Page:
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Mold is a natural thing, and it, for example, helps in the formation of humus with other organic substances in the soil. Outside, mold does not bother anyone. However, mold spores can enter houses and flats through the air. They are invisible to the human eye and fly around until they find a damp spot. There the mold spores find fertile ground, multiply and become visible and smelly. Experts estimate that mold occurs in one in four or five family homes. It only appears in old buildings, but also in new ones, if the ventilation system does not work as intended.
In nature, there are more than 100,000 species of mold. But there are only two ways that mold can develop in living spaces: occupants ventilate incorrectly or ventilate the space too little, or the mold growth is due to construction defects. There is often more than one cause of mold growth. A crack in the wall or water damage can be the trigger, but ventilation in the bathroom or the extractor fan in the kitchen can also be responsible if they do not extract humidity properly. If you ventilate incorrectly or too little, the mold spores multiply uncontrollably.
Mold growth depends on humidity, nutrient supply and temperature. A relative humidity of 40-60% is ideal for humans; we feel more comfortable than in a drier or more humid environment. However, at a humidity of over 70%, it is the mold spores that feel at home. For this reason, the indoor climate in the home should be checked regularly as follows:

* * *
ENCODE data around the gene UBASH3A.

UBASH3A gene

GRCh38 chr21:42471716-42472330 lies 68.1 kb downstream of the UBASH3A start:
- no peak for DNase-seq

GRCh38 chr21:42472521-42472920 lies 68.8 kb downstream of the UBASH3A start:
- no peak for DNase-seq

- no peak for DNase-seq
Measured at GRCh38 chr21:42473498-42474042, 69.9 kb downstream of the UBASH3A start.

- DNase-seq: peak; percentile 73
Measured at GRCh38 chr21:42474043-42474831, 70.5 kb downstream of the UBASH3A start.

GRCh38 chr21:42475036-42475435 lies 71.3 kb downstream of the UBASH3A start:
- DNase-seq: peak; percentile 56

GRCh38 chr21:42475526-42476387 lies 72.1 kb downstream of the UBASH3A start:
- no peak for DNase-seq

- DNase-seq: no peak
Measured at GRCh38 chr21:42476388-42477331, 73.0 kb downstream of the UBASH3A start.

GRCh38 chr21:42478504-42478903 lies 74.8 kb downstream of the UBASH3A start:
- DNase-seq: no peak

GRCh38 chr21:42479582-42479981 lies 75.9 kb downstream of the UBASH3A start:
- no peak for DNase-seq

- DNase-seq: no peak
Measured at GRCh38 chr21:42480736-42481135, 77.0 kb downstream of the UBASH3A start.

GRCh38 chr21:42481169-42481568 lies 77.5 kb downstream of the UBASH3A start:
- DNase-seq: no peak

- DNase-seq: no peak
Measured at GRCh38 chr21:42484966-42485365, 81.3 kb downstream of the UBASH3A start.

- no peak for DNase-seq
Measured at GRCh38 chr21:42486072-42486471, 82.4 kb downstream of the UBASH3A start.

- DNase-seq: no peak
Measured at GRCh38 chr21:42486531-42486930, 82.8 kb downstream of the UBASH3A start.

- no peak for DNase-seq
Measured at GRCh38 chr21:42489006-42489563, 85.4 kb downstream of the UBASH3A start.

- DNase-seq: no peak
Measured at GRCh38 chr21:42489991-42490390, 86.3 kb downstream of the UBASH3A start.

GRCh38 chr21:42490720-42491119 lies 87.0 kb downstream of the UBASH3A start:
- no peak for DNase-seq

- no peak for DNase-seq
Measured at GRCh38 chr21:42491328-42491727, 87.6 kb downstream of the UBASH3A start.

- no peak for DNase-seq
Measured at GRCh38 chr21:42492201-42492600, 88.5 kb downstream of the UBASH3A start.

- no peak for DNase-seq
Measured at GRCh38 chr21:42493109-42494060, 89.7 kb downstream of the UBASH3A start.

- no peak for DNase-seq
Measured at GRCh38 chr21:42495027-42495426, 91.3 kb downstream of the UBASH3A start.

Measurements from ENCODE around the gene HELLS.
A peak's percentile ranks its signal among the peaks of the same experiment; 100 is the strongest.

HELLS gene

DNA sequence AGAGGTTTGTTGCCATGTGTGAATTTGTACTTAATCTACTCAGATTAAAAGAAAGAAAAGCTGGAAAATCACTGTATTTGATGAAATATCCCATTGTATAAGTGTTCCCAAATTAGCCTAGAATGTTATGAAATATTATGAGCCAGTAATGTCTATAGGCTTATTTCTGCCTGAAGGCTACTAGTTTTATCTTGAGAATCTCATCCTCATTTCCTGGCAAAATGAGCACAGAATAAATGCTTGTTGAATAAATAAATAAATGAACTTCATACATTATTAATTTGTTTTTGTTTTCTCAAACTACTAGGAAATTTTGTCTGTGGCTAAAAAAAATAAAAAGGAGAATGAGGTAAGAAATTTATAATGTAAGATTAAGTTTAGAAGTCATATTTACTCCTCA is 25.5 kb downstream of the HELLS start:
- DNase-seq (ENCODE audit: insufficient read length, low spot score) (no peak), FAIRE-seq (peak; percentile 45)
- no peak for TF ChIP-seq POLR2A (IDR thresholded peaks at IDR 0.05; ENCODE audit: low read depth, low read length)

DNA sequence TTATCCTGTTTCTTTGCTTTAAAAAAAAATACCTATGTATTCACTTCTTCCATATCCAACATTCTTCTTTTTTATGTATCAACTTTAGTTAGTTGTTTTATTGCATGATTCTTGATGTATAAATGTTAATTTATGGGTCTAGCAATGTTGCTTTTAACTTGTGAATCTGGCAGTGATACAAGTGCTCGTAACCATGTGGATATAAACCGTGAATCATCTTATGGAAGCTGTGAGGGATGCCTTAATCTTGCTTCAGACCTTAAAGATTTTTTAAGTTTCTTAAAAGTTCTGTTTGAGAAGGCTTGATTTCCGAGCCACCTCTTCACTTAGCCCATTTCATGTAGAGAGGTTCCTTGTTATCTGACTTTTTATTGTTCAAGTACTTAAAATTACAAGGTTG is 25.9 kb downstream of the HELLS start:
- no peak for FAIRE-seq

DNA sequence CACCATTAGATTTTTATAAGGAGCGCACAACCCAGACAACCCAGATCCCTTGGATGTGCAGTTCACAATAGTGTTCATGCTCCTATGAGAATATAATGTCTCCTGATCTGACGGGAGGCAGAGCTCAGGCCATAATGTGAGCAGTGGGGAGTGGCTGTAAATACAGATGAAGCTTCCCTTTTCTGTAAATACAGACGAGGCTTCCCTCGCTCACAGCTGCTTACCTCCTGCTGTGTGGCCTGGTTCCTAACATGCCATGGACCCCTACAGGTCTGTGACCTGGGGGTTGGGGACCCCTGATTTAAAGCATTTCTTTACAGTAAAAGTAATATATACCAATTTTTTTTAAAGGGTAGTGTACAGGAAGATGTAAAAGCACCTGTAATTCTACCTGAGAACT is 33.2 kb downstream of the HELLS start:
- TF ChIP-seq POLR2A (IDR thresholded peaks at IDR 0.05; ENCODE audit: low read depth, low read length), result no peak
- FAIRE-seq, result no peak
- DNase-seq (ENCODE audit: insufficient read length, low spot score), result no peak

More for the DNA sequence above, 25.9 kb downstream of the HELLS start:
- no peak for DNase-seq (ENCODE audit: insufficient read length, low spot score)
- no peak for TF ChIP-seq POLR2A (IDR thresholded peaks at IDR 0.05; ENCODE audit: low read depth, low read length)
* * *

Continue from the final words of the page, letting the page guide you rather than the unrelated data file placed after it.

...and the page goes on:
A hygrometer is a measuring instrument and determines the humidity of the air. Simple hygrometers are available from 10 francs or can be obtained easily from our partner Condair. It is best to hang or position the hygrometer and check the values regularly. If the humidity is constantly high, you should check your home. If you smell mold, it is already too late.
Experts distinguish three stages of mold formation:
Mold spores are always in the air. In normal concentrations they are harmless to humans. However, the more severe the mold formation, the greater the health risks. Mold spores can irritate the eyes, respiratory tract or skin and trigger allergies, asthma or bronchitis. People with a weakened immune system or a pre-existing condition such as cystic fibrosis or chronic asthma should avoid contact with mold at all costs. Mold also affects the well-being of healthy people.
Mold measurements such as those made on room air, house dust or swab analyses are time-consuming. They are not suitable for assessing health risks in living spaces and are of limited use in selecting appropriate measures. Mold measurements are snapshots that depict situations that can vary considerably over the course of a day and even more so over the course of a year. For this reason it makes more sense to hire a specialist in building damage or building physics to assess the damage on site and document it photographically. In general, we recommend saving money for a mold measurement.